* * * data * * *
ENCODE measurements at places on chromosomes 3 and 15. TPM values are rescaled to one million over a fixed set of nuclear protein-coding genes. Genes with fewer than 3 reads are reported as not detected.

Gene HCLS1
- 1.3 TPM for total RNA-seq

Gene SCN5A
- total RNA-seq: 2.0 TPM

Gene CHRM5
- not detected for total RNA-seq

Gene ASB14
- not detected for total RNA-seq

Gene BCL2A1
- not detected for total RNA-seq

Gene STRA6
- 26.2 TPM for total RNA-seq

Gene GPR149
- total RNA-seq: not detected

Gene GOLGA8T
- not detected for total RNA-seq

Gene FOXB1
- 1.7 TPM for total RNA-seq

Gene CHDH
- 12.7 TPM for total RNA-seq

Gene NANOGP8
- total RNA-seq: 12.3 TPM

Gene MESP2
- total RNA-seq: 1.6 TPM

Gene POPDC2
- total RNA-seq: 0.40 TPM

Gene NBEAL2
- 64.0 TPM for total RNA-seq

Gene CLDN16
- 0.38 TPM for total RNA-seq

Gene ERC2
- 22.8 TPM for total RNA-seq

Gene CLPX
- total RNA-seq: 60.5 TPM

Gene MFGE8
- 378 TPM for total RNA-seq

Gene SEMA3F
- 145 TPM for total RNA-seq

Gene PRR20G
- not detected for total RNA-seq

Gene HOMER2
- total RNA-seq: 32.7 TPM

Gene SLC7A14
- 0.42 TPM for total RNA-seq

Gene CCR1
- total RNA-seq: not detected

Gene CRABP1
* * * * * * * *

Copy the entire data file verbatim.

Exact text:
ENCODE measurements at places on chromosomes 3 and 15. TPM values are rescaled to one million over a fixed set of nuclear protein-coding genes. Genes with fewer than 3 reads are reported as not detected.

Gene HCLS1
- 1.3 TPM for total RNA-seq

Gene SCN5A
- total RNA-seq: 2.0 TPM

Gene CHRM5
- not detected for total RNA-seq

Gene ASB14
- not detected for total RNA-seq

Gene BCL2A1
- not detected for total RNA-seq

Gene STRA6
- 26.2 TPM for total RNA-seq

Gene GPR149
- total RNA-seq: not detected

Gene GOLGA8T
- not detected for total RNA-seq

Gene FOXB1
- 1.7 TPM for total RNA-seq

Gene CHDH
- 12.7 TPM for total RNA-seq

Gene NANOGP8
- total RNA-seq: 12.3 TPM

Gene MESP2
- total RNA-seq: 1.6 TPM

Gene POPDC2
- total RNA-seq: 0.40 TPM

Gene NBEAL2
- 64.0 TPM for total RNA-seq

Gene CLDN16
- 0.38 TPM for total RNA-seq

Gene ERC2
- 22.8 TPM for total RNA-seq

Gene CLPX
- total RNA-seq: 60.5 TPM

Gene MFGE8
- 378 TPM for total RNA-seq

Gene SEMA3F
- 145 TPM for total RNA-seq

Gene PRR20G
- not detected for total RNA-seq

Gene HOMER2
- total RNA-seq: 32.7 TPM

Gene SLC7A14
- 0.42 TPM for total RNA-seq

Gene CCR1
- total RNA-seq: not detected

Gene CRABP1